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Marvec Allstate Inc. v. Gray & Fear Inc.

Decided: March 17, 1977.


Matthews, Seidman and Horn. The opinion of the court was delivered by Matthews, P.J.A.D.


[148 NJSuper Page 483] Pursuant to appropriate public notice, defendant Brick Township Municipal Utilities Authority

(Authority) solicited bids on September 25, 1976 on public works contract S-13 for the construction of sewer lines. Plaintiff Marvec Allstate, Inc. (Marvec) and defendant Gray & Fear responded to the solicitation and submitted bids for the work. The notice to bidders required that a "bid bond" be posted in the amount of 5% of the total bid. The specifications required that each bid be accompanied by a certified check, cashier's check or bid bond, together with consent of surety attached, in an amount of 5% of the total bid price.*fn1 Since the project is to be funded partially by the Federal Government, the requirement established by the Federal Environmental Protection Agency for a 5% guarantee was applicable. See C.F.R. 35.935.

Inadvertently, the bid bond submitted by Gray & Fear was limited to a maximum of $20,000. Five percent of the total bid submitted by it ($2,459,265.95) would require a bid bond in excess of $122,000. Since the notice to bidders permitted the Authority to waive any insubstantial or minor defects, the Authority chose to waive the defect as to the amount of the Gray & Fear bid bond. In fact, within 24 hours of the opening of the bids Gray & Fear cured the defect and submitted a bid bond in an amount of 5% of its total bid.

We also note that the consent of surety accompanied the original bid bond in accordance with the specifications.

Plaintiff contends that the federal agencies involved recommended the amendment to N.J.S.A. 40A:11-21 so that they could be assured of ample security in the event of default of the ostensibly lowest bidder.*fn2 Furthermore, it claims, a deviation in excess of $102,000 cannot be deemed minor or inconsequential because the Authority and the federal funding agency are entitled to obtain a guarantee of the execution and full performance of the contract or the full security upon failure to execute the contract. It also argues that bonding capacity is not only determined by the general financial capabilities of the bidder, but also is based on experience in the trade, availability of equipment and other work in process. Consequently, it is a substantial cost which must be factored into any bid; and if one contractor is permitted to submit a lesser bid bond in the first instance and then cure it, the competitive advantage is apparent.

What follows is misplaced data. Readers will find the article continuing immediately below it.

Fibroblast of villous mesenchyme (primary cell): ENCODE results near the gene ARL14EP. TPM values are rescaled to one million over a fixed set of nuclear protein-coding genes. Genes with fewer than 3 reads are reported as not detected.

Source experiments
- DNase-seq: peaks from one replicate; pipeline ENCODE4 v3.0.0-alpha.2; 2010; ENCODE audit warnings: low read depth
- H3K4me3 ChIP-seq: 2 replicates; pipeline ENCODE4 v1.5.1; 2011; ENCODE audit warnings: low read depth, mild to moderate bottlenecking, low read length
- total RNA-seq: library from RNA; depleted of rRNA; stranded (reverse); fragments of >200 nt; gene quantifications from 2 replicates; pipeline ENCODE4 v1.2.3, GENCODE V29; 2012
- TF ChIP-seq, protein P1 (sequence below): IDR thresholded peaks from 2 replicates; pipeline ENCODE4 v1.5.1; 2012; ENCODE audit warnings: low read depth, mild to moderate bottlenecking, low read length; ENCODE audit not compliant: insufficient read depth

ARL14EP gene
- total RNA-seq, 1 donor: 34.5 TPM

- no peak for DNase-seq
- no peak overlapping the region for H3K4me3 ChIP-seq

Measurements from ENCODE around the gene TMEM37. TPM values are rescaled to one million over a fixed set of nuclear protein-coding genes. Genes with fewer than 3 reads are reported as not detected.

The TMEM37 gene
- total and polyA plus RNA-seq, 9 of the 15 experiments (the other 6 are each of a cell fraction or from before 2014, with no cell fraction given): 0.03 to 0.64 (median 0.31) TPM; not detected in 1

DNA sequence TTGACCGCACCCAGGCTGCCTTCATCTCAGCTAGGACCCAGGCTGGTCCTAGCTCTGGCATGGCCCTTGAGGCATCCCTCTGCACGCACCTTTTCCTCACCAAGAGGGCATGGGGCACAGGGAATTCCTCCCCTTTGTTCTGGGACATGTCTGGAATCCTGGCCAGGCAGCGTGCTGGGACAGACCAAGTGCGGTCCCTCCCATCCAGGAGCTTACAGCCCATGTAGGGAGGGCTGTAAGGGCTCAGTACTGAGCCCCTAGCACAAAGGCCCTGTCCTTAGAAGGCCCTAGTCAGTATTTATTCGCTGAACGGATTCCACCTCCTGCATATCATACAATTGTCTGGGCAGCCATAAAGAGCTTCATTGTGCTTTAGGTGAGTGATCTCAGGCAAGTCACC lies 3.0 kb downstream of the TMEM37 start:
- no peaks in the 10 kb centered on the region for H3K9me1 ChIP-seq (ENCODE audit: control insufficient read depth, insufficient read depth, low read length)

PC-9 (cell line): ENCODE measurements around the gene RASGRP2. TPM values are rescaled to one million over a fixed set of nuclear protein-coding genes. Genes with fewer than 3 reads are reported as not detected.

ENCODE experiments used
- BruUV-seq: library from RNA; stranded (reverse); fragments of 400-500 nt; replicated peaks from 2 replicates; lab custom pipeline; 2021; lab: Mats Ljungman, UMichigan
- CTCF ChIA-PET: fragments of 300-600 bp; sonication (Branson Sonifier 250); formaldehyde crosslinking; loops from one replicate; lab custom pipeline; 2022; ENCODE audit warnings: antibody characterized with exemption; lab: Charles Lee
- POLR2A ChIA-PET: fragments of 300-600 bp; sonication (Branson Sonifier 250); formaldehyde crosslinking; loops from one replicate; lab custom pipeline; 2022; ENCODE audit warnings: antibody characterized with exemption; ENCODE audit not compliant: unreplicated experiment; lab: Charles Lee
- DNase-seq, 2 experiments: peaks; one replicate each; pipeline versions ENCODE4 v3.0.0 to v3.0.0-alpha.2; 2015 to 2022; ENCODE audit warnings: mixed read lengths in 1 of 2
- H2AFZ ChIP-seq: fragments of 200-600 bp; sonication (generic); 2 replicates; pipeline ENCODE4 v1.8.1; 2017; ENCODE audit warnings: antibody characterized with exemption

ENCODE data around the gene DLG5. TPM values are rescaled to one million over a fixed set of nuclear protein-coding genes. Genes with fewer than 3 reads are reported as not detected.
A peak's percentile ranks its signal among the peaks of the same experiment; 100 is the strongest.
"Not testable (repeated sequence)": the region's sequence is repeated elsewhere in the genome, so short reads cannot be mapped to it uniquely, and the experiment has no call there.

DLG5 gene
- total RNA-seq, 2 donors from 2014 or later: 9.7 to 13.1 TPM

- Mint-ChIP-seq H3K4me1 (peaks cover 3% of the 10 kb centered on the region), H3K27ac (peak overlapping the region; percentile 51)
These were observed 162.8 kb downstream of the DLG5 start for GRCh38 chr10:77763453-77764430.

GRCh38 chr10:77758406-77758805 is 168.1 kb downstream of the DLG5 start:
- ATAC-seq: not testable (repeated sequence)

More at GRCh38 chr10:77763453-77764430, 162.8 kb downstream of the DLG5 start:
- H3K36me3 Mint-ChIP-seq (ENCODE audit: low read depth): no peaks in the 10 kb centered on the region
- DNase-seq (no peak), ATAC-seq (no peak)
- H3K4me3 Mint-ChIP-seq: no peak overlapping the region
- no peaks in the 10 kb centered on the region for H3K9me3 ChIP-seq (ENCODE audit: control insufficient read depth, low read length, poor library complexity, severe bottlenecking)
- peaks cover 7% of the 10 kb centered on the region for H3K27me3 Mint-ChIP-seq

Plaintiff relies principally on Hillside Tp. v. Sternin , 25 N.J. 317 (1957):

The financial capacity of a bidder is a material and substantial consideration in connection with the award of contracts for public work. Manifestly it is one element which must enter into the determination of responsibility; the statute itself speaks of the lowest "responsible" bidder. * * * In this connection obviously the Legislature regarded that factor as important because it adopted a separate act to provide municipalities with a means of requiring a prospective

bidder to furnish in advance a statement of his financial ability. * * * And in our judgment a demand in a public advertisement for the deposit of some form of security as a guaranty that the contract will be entered into if the bid is accepted, is properly imposed as an aid to the governing body in reaching its decision. Moreover, the deposit is material for another reason. It is recognized that failure of the successful bidder to execute the contract results in its forfeiture * * * and the specifications so provided in this case. Thus, in most instances the municipality may be made whole for any resulting loss or expense by summary action without having to sue for damages. [25 N.J. at 323; citations omitted]

Plaintiff concludes that a gross variance in the bid bond submitted from that required "goes to the heart not only of the bidding procedure, but to the very essence of the requirement."

The trial judge accepted these arguments of plaintiff and concluded that the Authority did not have the security to which it was entitled and that the bidders were not treated alike because of the substantial discrepancy in the Gray & Fear bid bond. In reaching that conclusion, he stated that the conditions and specifications must apply equally to all prospective bidders, and that any discrepancy or irregularity should not deprive a municipality or authority ...

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